SAS Report 2021
The Surfers Against Sewage Report was released in November 2021 - it's a comprehensive PDF document running to 31 pages that can be downloaded directly from the SAS website here.
Since we are only focusing on Poole Harbour, we are therefore only concerned with Wessex Water which has been helpful in providing data and has contested SAS' findings both in the 2021 report and its predecessor.
One area of concern that BeachPeople raised with Wessex Water on December 9th 2021 was the apparent doubling in number of discharges and notifications by Wessex Water over the last year as these images from the report highight:
BeachPeople queried the rise in both discharges and discharge notifications in this exchange with Dave Joned of Wessex Water (edited for brevity)
BeachPeople - As you probably know the SAS 2021 Water Quality Report has been published and there are a couple of areas I feel Wessex Water should be provided the opportunity to explain, so could you please let us know why the total number of discharges and notifications rose significantly during 2021 compared to 2019 and 2020?
Total discharges seem to have doubled based on fig 4, whereas several other water company's discharges have reduced - why is that?
Dave Jones, Wessex Water -We have had discussions with SAS in advance of the publication of their report on how they are using our data and we were disappointed that some of the data included remains misleading. SAS produce their report based on the ‘notification alerts’ they receive from us. Unfortunately, this data can be misleading as the alerts do not always reflect storm overflow use and there can also be false alarms triggered by wildlife or mobile communication issues.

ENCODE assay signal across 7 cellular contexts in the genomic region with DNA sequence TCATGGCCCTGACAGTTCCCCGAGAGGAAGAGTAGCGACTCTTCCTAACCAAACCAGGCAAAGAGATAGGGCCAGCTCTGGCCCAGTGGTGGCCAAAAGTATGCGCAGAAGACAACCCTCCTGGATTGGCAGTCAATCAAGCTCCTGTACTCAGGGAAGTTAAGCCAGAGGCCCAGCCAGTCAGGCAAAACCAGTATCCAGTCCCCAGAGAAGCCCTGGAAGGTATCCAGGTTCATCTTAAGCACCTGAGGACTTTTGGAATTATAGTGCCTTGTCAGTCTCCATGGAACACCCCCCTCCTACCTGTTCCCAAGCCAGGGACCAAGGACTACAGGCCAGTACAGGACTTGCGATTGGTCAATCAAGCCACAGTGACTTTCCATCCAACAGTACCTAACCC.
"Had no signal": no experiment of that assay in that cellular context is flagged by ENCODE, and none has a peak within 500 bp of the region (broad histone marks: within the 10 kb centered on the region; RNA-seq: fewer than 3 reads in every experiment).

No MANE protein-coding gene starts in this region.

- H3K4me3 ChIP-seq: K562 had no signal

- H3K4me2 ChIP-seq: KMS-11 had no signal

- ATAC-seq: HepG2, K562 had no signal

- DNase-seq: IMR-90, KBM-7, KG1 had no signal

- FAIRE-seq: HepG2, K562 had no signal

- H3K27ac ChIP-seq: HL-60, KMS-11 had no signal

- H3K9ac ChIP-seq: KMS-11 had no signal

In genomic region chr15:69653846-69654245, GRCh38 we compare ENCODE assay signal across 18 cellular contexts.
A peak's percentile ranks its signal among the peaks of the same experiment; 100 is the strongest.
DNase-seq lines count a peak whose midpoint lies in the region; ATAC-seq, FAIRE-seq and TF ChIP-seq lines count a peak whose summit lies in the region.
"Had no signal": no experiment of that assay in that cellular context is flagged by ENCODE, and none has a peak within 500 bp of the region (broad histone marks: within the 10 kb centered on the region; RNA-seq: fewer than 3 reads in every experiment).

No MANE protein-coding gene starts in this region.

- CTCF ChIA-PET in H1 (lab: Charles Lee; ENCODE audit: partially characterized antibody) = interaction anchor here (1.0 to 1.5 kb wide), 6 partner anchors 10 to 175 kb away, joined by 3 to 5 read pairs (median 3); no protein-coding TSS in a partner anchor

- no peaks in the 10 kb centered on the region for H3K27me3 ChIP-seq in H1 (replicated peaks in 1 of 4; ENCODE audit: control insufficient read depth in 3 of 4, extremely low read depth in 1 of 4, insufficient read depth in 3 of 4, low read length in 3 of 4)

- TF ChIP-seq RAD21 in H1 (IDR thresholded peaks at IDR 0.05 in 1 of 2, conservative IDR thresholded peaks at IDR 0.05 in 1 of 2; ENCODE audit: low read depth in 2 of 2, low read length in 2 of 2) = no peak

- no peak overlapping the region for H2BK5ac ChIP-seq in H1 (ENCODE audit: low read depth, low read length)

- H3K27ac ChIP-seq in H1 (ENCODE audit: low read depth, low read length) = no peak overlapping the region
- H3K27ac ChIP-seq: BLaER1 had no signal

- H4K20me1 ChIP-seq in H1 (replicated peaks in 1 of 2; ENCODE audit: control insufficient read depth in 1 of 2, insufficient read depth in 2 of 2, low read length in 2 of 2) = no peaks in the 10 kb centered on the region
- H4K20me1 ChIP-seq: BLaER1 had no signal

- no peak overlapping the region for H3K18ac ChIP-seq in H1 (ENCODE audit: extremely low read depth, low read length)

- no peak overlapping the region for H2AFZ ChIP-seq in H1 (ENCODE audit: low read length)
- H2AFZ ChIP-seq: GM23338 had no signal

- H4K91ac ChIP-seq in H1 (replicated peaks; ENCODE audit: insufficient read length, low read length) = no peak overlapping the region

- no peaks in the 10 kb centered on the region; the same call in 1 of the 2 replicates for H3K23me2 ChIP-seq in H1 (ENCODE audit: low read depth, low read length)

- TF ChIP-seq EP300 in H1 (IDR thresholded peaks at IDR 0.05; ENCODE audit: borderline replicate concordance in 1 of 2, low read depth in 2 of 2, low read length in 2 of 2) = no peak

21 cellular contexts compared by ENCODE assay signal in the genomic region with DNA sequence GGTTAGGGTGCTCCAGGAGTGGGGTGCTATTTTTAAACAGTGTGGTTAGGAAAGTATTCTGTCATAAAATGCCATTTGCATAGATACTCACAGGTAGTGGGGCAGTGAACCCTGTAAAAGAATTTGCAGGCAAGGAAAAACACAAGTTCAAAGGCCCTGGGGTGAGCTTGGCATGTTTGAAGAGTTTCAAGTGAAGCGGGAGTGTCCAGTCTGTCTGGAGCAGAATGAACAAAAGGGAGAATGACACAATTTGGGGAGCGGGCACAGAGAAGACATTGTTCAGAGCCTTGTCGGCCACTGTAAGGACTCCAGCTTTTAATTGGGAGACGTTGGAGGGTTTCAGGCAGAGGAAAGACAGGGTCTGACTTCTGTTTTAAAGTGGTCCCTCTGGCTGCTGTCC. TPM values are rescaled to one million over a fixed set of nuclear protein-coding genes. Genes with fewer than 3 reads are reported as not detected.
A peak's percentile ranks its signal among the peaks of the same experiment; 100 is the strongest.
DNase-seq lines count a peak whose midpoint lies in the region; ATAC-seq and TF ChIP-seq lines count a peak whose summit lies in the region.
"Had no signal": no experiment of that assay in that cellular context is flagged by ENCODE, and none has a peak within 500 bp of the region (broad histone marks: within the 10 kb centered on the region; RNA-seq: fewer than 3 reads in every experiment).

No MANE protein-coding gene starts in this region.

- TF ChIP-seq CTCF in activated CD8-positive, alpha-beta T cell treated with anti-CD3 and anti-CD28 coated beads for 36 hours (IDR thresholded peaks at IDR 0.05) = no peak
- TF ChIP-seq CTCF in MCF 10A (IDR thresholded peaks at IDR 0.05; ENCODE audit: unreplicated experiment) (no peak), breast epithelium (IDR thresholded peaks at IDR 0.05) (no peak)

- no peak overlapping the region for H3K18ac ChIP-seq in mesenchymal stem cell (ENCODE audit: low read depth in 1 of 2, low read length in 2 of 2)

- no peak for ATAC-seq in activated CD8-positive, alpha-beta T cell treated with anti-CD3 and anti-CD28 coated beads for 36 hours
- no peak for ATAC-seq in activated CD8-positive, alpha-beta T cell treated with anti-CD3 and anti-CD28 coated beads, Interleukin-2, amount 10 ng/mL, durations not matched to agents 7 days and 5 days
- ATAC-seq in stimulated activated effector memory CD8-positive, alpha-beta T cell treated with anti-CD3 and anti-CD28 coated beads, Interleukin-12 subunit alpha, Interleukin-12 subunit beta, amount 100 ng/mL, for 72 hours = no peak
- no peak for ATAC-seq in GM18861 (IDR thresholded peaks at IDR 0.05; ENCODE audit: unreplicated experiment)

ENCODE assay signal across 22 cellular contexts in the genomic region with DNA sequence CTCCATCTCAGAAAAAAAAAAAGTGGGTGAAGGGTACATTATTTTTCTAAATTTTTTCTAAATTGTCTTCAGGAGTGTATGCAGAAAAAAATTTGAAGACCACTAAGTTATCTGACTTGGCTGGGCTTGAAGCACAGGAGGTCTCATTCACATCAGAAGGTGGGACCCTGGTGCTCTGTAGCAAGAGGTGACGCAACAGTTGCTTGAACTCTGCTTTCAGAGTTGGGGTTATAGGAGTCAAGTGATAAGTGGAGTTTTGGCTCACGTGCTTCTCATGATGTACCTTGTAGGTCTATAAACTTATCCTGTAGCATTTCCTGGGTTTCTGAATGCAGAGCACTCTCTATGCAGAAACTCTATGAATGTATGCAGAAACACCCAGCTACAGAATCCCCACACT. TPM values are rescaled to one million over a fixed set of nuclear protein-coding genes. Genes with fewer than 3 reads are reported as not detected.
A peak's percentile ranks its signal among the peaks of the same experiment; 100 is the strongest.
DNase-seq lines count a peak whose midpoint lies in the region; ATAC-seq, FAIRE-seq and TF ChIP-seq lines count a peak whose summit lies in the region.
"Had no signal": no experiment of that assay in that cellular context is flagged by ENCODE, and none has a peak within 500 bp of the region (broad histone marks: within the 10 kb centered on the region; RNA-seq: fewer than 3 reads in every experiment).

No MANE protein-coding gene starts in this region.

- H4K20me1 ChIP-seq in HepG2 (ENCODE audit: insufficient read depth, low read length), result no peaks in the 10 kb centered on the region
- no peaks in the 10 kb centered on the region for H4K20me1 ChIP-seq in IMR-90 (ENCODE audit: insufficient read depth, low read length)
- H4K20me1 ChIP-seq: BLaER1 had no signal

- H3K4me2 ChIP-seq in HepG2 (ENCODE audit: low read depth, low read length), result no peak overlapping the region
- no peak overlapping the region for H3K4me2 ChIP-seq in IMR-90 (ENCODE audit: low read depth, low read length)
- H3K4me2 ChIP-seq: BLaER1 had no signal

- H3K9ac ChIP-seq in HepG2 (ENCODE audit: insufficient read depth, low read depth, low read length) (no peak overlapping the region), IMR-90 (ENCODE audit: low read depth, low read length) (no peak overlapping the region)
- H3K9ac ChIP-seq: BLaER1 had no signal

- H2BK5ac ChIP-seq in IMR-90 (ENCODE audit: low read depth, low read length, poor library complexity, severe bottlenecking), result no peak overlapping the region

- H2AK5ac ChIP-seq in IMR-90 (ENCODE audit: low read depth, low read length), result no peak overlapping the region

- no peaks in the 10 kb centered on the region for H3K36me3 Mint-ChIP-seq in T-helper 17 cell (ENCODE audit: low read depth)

There is also a problem with data in the report when comparing total number of notifications:
We provide SAS with data for all beaches and many amenity waters; and we provide this data all year around, which other water companies don’t. It means we are shown as having a high number of notifications and so skews company comparisons. We’re effectively shown negatively and penalised in the report for being the most transparent in providing SAS with a comprehensive data set.
We worked with the Environment Agency to establish the overflows of most concern, and for how long they should be allowed to discharge before an alert is issued. We have no visibility of how other companies have carried out this task, however. If the methods are significantly different between companies, then again, comparisons are not valid.
In addition to the above, the number of assets fitted with Event Duration Monitoring is being increased in line with the goal of fitting all required assets by 2023. As more EDM monitors come online each year, the total number of assets monitored and the number of discharges which occur will inevitably increase year on year until all assets are fitted, at which point variability is likely to be driven more by weather related factors.